The entrance cost 10$ and each tour costs an additional 4$ per person. (most tours are 1 hour and not all of them are open year round. You can't see some parts of it without the tours).
We went to Spruce Tree(by ourselves) - very pretty, and took a guided tour to Cliff Palace - was worth it, very interesting. The rangers are nice and have great stories, painted a rich picture of the life of the Pueblos.
Do not go to Mesa Verde in the winter. Every Trail and tour closed. Even Spruce tree was closed. Was advised to not even drive to outlooks without chains.
Visiting this absolutely beautiful park was one of the highlights of my life. I knew I would love this place, and I left mesmerized. The Anasazi were one of the most fascinating ancient cultures in history. And what they left behind at Mesa Verde is truly awe-inspiring. When you look at some of these incredible cliff dwellings, the fact at how they got up there on these sheer canyon walls completely blows your mind. I took the Cliff Palace tour, and it was astonishing. If you tell yourself to, you can feel the peaceful presence of these amazing ancient people.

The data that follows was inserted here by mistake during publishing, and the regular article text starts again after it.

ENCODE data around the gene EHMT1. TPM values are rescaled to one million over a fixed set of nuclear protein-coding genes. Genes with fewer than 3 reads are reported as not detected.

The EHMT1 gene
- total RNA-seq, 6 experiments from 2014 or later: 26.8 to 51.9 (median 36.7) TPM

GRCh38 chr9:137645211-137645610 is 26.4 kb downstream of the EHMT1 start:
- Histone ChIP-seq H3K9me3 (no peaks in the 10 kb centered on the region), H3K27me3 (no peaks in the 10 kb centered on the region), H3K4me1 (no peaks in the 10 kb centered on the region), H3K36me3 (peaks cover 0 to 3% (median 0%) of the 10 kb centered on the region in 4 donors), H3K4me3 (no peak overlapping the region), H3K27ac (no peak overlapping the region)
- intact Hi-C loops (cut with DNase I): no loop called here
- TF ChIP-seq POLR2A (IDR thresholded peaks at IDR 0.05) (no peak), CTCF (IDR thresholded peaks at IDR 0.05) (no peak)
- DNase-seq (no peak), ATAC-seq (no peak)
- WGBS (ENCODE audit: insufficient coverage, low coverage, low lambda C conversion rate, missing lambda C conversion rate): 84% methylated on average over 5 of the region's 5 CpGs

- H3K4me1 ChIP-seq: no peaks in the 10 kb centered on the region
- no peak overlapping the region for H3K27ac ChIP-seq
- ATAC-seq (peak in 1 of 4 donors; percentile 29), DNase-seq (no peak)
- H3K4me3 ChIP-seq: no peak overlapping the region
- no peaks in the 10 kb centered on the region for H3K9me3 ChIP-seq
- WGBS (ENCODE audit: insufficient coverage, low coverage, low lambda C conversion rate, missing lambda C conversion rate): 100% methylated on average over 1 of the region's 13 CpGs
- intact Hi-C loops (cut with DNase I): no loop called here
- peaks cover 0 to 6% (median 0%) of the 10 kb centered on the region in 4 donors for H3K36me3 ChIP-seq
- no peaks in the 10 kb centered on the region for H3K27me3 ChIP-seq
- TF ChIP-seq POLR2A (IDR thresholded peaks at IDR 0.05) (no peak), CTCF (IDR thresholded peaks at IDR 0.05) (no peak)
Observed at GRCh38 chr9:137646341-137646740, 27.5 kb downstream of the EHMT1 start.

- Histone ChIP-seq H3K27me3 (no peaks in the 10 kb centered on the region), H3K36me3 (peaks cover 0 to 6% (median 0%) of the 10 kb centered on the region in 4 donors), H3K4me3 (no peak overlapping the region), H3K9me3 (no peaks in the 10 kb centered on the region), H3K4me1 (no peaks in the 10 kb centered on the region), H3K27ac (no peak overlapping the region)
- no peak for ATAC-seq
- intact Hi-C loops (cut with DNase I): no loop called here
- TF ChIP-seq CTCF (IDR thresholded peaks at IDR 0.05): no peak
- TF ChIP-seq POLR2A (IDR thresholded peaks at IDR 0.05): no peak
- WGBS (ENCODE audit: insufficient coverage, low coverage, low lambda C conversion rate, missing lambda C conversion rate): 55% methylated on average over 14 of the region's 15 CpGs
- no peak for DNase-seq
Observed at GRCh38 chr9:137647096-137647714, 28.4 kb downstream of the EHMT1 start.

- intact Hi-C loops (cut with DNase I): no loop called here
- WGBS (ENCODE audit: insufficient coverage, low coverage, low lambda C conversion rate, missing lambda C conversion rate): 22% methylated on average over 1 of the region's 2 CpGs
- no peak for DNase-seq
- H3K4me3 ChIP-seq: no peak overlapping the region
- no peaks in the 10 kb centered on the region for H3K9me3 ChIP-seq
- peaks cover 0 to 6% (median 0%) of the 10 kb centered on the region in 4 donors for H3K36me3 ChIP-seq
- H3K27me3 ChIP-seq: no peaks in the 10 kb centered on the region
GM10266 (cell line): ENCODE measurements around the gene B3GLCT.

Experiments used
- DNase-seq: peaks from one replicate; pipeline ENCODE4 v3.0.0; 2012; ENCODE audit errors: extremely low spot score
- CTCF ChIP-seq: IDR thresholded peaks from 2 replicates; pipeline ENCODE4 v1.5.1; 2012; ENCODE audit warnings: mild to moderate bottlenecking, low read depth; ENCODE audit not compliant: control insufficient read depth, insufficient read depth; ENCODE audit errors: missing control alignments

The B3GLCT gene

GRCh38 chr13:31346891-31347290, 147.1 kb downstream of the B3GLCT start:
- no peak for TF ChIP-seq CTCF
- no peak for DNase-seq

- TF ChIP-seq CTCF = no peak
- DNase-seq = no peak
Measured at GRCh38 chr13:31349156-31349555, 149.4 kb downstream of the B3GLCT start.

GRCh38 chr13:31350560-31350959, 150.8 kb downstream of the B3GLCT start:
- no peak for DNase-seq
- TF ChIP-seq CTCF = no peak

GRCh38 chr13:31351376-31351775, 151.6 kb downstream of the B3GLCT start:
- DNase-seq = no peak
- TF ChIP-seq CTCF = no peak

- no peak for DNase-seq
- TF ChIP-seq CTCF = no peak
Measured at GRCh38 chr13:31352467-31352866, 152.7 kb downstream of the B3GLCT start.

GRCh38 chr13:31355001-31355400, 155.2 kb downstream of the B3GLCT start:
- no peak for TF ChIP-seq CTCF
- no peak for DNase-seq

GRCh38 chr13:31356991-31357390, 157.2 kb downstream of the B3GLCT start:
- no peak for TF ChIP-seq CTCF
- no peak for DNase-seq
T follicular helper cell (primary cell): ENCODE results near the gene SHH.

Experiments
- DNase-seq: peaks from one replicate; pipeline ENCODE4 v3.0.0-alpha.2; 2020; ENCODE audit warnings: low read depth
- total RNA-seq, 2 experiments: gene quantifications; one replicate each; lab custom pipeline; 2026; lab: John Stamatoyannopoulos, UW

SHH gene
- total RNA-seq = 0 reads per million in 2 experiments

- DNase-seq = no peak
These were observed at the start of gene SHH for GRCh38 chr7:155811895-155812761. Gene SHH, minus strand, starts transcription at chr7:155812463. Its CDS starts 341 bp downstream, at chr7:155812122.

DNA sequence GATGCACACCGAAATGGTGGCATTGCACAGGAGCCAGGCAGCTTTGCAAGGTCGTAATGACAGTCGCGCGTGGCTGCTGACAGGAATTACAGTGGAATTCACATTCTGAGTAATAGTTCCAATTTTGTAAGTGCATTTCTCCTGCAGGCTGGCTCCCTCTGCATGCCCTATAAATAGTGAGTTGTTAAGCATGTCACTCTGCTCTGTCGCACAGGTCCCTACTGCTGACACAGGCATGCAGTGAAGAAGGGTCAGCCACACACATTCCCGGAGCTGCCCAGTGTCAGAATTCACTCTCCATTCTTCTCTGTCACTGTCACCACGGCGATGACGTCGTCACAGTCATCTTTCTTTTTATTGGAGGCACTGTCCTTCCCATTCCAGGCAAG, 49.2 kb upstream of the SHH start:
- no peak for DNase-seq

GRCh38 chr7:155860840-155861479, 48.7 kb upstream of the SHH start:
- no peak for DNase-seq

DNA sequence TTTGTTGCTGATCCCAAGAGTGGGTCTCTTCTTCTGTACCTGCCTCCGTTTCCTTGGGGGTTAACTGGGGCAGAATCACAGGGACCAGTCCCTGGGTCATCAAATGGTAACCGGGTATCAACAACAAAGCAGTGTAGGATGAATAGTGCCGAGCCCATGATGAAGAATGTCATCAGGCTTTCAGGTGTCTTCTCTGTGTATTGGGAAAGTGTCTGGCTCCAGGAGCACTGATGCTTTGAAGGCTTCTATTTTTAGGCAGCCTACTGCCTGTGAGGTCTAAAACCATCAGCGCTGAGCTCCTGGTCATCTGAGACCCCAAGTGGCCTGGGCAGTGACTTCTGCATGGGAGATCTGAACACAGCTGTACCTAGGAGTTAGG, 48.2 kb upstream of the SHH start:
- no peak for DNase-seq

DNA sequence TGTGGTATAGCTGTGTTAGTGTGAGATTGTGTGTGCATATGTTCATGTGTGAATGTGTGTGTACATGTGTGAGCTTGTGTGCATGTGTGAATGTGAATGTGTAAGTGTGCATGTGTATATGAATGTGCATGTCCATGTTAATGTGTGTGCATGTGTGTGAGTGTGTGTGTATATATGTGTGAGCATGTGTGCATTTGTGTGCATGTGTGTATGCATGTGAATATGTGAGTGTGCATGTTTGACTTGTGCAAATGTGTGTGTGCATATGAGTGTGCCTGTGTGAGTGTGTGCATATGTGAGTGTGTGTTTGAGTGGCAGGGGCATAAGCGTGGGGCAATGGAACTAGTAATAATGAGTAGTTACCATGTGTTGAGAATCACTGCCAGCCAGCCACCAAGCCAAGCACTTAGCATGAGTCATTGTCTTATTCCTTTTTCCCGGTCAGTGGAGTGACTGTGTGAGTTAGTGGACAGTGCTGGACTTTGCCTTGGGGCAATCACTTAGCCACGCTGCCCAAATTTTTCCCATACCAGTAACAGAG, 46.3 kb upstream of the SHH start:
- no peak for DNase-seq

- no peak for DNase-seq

Visiting Mesa Verde is like being in another world - it's hard to believe that this place exists - we explored the ruins for over an hour as we were enroute to Arizona. Easy to access and an incredible look into how resilient humans are even in the harshest desert! Should be part of every persons bucket list!
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Mesa Verde National Park
- Sun - Sat: 12:00 am - 11:59 pm
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Good for hiking.